5
    UCSC alumna Shelley Wright, now an assistant professor of physics at UC San Diego, discusses the dichroic filter of the NIROSETI instrument. (Photo by Laurie Hatch)

    Frank Drake, professor emeritus of astronomy and astrophysics at UC Santa Cruz and director emeritus of the SETI Institute, said there are several additional advantages to a search in the infrared realm.

    “The signals are so strong that we only need a small telescope to receive them. Smaller telescopes can offer more observational time, and that is good because we need to search many stars for a chance of success,” said Drake.

    The only downside is that extraterrestrials would need to be transmitting their signals in our direction, Drake said, though he sees this as a positive side to that limitation. “If we get a signal from someone who’s aiming for us, it could mean there’s altruism in the universe. I like that idea. If they want to be friendly, that’s who we will find.”

    Scientists have searched the skies for radio signals for more than 50 years and expanded their search into the optical realm more than a decade ago. The idea of searching in the infrared is not a new one, but instruments capable of capturing pulses of infrared light only recently became available.

    “We had to wait,” Wright said. “I spent eight years waiting and watching as new technology emerged.”

    Now that technology has caught up, the search will extend to stars thousands of light years away, rather than just hundreds. NIROSETI, or Near-Infrared Optical Search for Extraterrestrial Intelligence, could also uncover new information about the physical universe.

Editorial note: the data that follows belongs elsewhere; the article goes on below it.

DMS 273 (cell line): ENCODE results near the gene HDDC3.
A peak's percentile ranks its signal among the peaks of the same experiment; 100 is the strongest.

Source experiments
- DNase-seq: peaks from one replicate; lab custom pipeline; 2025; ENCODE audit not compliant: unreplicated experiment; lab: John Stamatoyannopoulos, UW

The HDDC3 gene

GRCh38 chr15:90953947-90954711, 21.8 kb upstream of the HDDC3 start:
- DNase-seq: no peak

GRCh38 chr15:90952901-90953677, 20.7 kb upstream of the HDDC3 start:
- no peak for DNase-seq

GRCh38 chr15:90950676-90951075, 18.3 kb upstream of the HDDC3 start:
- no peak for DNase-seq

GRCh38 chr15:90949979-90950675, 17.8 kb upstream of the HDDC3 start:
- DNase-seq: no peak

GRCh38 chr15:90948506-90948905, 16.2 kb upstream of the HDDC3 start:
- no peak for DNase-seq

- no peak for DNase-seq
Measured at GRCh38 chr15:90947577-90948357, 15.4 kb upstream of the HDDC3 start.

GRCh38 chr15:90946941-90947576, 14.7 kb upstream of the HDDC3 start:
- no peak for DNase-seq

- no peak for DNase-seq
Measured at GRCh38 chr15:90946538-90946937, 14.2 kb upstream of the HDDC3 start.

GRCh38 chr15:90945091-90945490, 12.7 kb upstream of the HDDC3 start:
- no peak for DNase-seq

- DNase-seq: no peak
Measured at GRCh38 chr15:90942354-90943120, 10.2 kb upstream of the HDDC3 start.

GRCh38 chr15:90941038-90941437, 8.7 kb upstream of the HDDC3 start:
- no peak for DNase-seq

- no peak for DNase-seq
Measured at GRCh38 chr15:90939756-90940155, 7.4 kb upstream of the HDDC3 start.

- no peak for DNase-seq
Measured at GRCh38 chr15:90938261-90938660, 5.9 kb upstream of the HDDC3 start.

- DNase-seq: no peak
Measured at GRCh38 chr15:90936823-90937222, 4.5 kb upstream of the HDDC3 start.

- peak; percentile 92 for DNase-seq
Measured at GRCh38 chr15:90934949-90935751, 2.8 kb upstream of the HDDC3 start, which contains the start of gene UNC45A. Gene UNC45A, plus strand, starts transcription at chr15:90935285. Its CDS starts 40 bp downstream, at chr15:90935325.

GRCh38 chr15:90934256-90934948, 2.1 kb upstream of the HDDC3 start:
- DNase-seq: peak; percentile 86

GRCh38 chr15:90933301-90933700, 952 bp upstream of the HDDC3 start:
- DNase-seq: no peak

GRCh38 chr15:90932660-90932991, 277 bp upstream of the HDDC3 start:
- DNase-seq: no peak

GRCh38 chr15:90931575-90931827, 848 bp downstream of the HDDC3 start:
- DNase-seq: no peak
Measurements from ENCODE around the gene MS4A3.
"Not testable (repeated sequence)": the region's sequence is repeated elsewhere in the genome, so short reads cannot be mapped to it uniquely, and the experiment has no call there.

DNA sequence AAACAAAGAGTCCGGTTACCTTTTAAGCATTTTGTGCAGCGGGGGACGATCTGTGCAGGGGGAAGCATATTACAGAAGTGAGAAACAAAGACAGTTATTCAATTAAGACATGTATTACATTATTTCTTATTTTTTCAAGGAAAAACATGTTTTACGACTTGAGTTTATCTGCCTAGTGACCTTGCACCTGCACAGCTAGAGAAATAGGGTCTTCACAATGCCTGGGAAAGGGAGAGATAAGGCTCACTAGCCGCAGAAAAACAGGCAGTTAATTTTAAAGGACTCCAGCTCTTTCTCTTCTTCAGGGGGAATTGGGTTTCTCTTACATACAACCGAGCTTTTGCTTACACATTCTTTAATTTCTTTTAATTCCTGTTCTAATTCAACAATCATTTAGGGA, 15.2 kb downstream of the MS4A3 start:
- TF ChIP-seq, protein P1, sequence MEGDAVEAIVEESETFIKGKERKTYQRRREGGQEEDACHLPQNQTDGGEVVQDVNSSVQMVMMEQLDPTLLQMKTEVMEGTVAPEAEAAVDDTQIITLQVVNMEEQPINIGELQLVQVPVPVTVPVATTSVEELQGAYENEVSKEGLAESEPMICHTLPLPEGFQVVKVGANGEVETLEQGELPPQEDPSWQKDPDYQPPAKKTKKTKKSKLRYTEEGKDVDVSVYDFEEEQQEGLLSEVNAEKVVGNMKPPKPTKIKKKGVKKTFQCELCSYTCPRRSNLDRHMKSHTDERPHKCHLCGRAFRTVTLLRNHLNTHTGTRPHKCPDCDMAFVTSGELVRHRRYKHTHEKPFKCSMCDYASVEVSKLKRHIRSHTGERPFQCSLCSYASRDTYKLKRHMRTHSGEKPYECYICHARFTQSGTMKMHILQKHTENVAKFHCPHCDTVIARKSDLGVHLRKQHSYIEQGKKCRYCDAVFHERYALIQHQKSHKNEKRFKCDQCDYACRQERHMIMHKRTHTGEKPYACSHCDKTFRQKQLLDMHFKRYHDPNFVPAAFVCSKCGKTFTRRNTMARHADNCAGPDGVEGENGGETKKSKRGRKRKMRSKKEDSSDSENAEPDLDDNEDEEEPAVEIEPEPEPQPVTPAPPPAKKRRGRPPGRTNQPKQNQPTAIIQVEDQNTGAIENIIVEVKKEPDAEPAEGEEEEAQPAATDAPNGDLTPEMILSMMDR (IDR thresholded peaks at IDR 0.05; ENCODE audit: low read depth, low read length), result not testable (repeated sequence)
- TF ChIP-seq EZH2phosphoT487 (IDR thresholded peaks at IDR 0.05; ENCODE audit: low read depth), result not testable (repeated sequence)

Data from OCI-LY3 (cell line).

“This is the first time Earthlings have looked at the universe at infrared wavelengths with nanosecond time scales,” said Dan Werthimer, UC Berkeley SETI Project Director. “The instrument could discover new astrophysical phenomena, or perhaps answer the question of whether we are alone.”

    NIROSETI will also gather more information than previous optical detectors by recording levels of light over time so that patterns can be analyzed for potential signs of other civilizations.

    “Searching for intelligent life in the universe is both thrilling and somewhat unorthodox,” said Claire Max, director of UC Observatories and professor of astronomy and astrophysics at UC Santa Cruz. “Lick Observatory has already been the site of several previous SETI searches, so this is a very exciting addition to the current research taking place.”

    NIROSETI will be fully operational by early summer and will scan the skies several times a week on the Nickel 1-meter telescope at Lick Observatory, located on Mt. Hamilton east of San Jose.

    The NIROSETI team also includes Geoffrey Marcy and Andrew Siemion from UC Berkeley; Patrick Dorval, a Dunlap undergraduate, and Elliot Meyer, a Dunlap graduate student; and Richard Treffers of Starman Systems. Funding for the project comes from the generous support of Bill and Susan Bloomfield.

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    UCSC is the home base for the Lick Observatory.

     
  • richardmitnick 5:52 am on May 21, 2016 Permalink | Reply
    Tags: , , Enrico Ramirez-Ruiz of Lick and UCSC receives Niels Bohr Professorship, Lick Observatory   

    From Lick at UCSC via Dark Cosmology Centre: “Enrico Ramirez-Ruiz receives Niels Bohr Professorship” 

    UC Santa Cruz

    UC Santa Cruz

    1

    20 May 2016

    2
    Enrico Ramirez-Ruiz will be a Niels Bohr Professor at Dark Cosmology Centre at the Niels Bohr Institute, University of Copenhagen

    The Niels Bohr Professorships are awarded by the Danish National Research Foundation. The aim is to attract top international researchers to Danish universities. It is only the second time that the Danish National Research Foundation has awarded Niels Bohr Professorships – the first time was in 2012. Before that the foundation had Niels Bohr Guest Professorships, which were awarded once in 2006. This year the foundation has awarded seven Niels Bohr Professorships.

    Professor and head of the Dark Cosmology Centre at the Niels Bohr Institute, Jens Hjorth applied for Enrico Ramirez-Ruiz to be appointed as a Niels Bohr Professor.